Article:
The Weather and Climate

The Weather and Climate : Emergent Laws and Multifractal Cascades

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Advances in nonlinear dynamics, especially modern multifractal cascade models, allow us to investigate the weather and climate at unprecedented levels of accuracy. Using new stochastic modeling and data analysis techniques, this book provides an overview of the nonclassical, multifractal statistics. By generalizing the classical turbulence laws, emergent higher-level laws of atmospheric dynamics are obtained and are empirically validated over time-scales of seconds to decades and length-scales of millimetres to the size of the planet. In generalizing the notion of scale, atmospheric complexity is reduced to a manageable scale-invariant hierarchy of processes, thus providing a new perspective for modeling and understanding the atmosphere. This synthesis of state-of-the-art data and nonlinear dynamics is systematically compared with other analyses and global circulation model outputs. This is an important resource for atmospheric science researchers new to multifractal theory and is also valuable for graduate students in atmospheric dynamics and physics, meteorology, oceanography and climatology.
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Product details

  • Electronic book text
  • Cambridge University Press (Virtual Publishing)
  • Cambridge, United Kingdom
  • 325 b/w illus. 24 colour illus. 20 tables
  • 1139603590
  • 9781139603591

Table of contents

Preface; Acknowledgements; Acronyms and abbreviations; 1. Introduction; 2. Classical turbulence, modern evidence; 3. Scale by scale simplicity: an introduction to multiplicative cascades; 4. Empirical analysis of cascades in the horizontal; 5. Cascades, dimensions and codimensions; 6. Vertical stratification and anisotropic scaling; 7. Generalized scale invariance and cloud morphology; 8. Space-time cascades and the emergent laws of the weather; 9. Causal space-time cascades: the emergent laws of waves, predictability and forecasting; 10. The emergent laws of macroweather and the transition to the climate; 11. The climate; References; Index.
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About Shaun Lovejoy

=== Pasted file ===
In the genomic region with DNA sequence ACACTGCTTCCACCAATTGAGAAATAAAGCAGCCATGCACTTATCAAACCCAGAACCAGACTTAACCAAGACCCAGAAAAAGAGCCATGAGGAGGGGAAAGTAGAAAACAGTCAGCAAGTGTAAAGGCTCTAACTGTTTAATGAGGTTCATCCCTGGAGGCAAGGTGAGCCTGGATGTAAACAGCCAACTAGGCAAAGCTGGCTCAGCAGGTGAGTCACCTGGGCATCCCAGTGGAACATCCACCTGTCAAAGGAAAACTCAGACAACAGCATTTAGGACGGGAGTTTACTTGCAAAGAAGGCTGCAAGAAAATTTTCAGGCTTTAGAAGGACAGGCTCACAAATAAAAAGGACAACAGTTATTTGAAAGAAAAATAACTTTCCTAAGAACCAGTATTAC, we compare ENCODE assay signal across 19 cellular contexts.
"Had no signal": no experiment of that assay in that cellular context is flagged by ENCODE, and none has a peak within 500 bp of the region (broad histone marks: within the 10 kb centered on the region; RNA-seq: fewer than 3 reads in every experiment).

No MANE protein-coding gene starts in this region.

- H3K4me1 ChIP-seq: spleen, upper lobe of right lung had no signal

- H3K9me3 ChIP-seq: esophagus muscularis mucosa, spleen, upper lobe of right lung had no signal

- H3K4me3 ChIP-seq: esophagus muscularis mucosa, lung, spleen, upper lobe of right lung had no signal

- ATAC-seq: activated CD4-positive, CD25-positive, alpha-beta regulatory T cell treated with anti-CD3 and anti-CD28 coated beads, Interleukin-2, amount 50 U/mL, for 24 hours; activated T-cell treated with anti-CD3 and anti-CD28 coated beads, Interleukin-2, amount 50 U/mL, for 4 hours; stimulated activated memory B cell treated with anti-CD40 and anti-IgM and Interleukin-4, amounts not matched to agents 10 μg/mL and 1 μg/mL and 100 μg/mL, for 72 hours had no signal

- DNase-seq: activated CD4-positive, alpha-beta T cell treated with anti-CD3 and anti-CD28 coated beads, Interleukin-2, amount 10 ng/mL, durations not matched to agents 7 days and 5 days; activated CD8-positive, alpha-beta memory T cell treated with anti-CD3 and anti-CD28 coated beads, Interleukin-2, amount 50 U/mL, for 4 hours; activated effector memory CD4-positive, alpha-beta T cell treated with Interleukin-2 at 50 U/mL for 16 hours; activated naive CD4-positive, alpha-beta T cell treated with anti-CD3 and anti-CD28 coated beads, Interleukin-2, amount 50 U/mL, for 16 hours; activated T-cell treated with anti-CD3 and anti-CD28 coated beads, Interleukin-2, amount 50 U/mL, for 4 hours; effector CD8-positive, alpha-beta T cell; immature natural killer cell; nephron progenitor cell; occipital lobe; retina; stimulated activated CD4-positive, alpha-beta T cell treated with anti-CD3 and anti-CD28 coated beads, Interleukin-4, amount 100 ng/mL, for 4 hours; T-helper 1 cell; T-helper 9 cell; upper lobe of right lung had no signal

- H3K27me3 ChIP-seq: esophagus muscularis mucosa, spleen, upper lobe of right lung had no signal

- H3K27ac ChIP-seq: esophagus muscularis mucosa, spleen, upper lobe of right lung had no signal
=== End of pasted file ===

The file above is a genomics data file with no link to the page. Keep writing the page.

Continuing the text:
Shaun Lovejoy is Professor of Physics at McGill University, Montreal, and has been a pioneer in developing and applying new ideas in nonlinear dynamics to the geosciences since the late 1970s. This has included multifractals, generalized (anisotropic) scale invariance, universal multifractals, space-time multifractal modeling of geofields (especially clouds, precipitation and topography). He has published over 200 papers applying these ideas to the Earth and environmental sciences. The unifying theme of this work is that when the notion of scaling is generalized to include anisotropy and multifractality, many key geofields display scaling behaviour over enormous ranges of scale; and that this nonclassical extreme variability is a new paradigm for the geosciences. In addition to these scientific contributions, Professor Lovejoy has actively promoted nonlinear processes in geophysics by co-founding the Nonlinear Process section at the European Geosciences Union (EGU) and the Nonlinear Processes in Geophysics journal. He has been Vice-chair and subsequently Chair of the Nonlinear Geophysics focus group at the American Geophysical Union (AGU) since 2004. Daniel Schertzer is a professor at Ecole des Ponts ParisTech, Universite Paris-East, and Scientific Director of the Chair 'Hydrology for Resilient Cities', sponsored by VEOLIA Water. His research introduced multifractals and related techniques in hydrology, after having contributed to their theoretical developments in turbulence, in particular with the definition of a co-dimension formalism, the concepts of generalized scale invariance and universal multifractals. His work has covered many domains of geophysics and the environment, with a particular emphasis on atmospheric dynamics, precipitation extremes and remote sensing. His publications include two books and 115 ISI-indexed publications, which have received more than 4000 citations, and he is executive editor of the journal Nonlinear Processes in Geophysics, which he co-founded as well as the nonlinear geophysics divisions of EGU and AGU. Professor Schertzer has been a union officer of the EGU and an officer of AGU committees and the International Association for Hydrological Sciences bureau. He is also vice-president of the French National Committee of Geodesy and Geophysics and a member of the Higher Council of Meteorology (France).
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